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Facebook removes fake accounts connected to Iran and Russia

Facebook removes more fake pages and accounts

Facebook says it has removed 2,632 fake accounts, pages and groups as part of a crackdown on propaganda and spam. Some have been linked to Russia, Iran, Macedonia and Kosovo.

Facebook said the accounts were discovered as part of an ongoing effort to monitor "inauthentic behavior" following an investigation into content linked to Iran.

"We are constantly working to detect and stop this type of activity because we don't want our services to be used to manipulate people," said Nathaniel Gleicher, Facebook's head of cybersecurity policy, in a statement. "We're taking down these pages and accounts based on their behavior, not the content they posted. In each case, the people behind this activity coordinated with one another and used fake accounts to misrepresent themselves, and that was the basis for our action."

Issie Lapowsky, senior writer for WIRED, told CBSN some of the accounts, which were also found on Instagram, were "run of the mill" spamming. But other accounts were promoting the political agendas of countries around the world. In Iran, that included an anti-sanctions, pro-Palestine message. In Russia, accounts appeared to spread information about Ukrainian politics.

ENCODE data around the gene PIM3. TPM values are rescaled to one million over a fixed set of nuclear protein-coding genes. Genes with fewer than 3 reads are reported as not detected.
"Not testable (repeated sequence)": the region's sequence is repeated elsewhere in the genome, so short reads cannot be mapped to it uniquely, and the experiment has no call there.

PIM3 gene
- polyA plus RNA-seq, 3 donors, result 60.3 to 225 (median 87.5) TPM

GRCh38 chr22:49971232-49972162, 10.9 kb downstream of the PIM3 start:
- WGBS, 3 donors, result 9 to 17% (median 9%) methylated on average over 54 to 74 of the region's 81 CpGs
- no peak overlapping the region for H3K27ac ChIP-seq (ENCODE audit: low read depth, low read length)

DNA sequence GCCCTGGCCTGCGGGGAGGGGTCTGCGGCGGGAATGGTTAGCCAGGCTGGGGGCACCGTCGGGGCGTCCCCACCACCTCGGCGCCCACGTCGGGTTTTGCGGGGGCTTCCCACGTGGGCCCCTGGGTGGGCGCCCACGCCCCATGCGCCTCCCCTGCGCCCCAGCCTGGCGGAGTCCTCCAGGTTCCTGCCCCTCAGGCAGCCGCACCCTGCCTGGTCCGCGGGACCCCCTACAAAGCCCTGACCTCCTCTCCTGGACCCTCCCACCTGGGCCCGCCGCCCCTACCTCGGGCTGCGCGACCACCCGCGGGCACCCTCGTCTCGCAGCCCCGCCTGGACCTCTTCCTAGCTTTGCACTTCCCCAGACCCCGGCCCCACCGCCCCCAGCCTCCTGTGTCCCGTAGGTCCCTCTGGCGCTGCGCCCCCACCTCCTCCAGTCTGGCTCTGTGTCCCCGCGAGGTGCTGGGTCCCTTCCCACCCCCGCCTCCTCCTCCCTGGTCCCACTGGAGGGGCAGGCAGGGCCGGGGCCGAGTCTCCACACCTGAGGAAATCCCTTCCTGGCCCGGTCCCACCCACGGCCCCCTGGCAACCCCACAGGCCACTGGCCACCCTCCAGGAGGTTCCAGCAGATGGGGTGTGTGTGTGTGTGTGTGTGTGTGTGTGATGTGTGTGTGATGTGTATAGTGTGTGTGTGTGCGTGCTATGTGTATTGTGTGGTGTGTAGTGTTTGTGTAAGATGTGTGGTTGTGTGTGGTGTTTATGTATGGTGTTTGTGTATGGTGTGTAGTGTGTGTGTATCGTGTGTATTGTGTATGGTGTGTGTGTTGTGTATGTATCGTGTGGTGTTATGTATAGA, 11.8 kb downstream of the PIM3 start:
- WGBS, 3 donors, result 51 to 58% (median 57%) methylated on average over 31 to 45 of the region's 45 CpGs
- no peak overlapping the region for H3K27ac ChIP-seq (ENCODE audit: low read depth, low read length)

"In Macedonia, we saw some of the accounts that were spreading things like astrology, celebrity information. What we know about Macedonia is that during the 2016 election, it was a hotbed for fake news. A lot of these people were just young people trying to make a buck online," Lapowsky said.

Facebook has struggled to tackle the spread of misinformation, which has sometimes played a role in deadly conflicts. Last year, the company said an independent report found it hadn't done enough to stop hate speech that fueled violence in Myanmar. The CBSN Originals documentary, "Weaponizing Social Media: The Rohingya Crisis," looked at the role Facebook played in that humanitarian crisis. Many members of the country's Buddhist majority perpetuated the false narrative of the Rohingya minority as illegal immigrants and even accused them of burning down their own villages. (You can watch the documentary at the bottom of this page.)

In response, Facebook has added moderators around the world. But Lapowsky said this latest batch of fake accounts shows bad actors are undeterred. In some cases, the pages have stayed up for years.

"Facebook is patting itself on the back saying, well, we're getting better and better at spotting this stuff, we're taking it down quicker," Lapowsky said. "But even if Facebook spots it on a Monday and takes it down on a Tuesday, if it was out for six years already, the damage is done."

Weaponizing Social Media: The Rohingya Crisis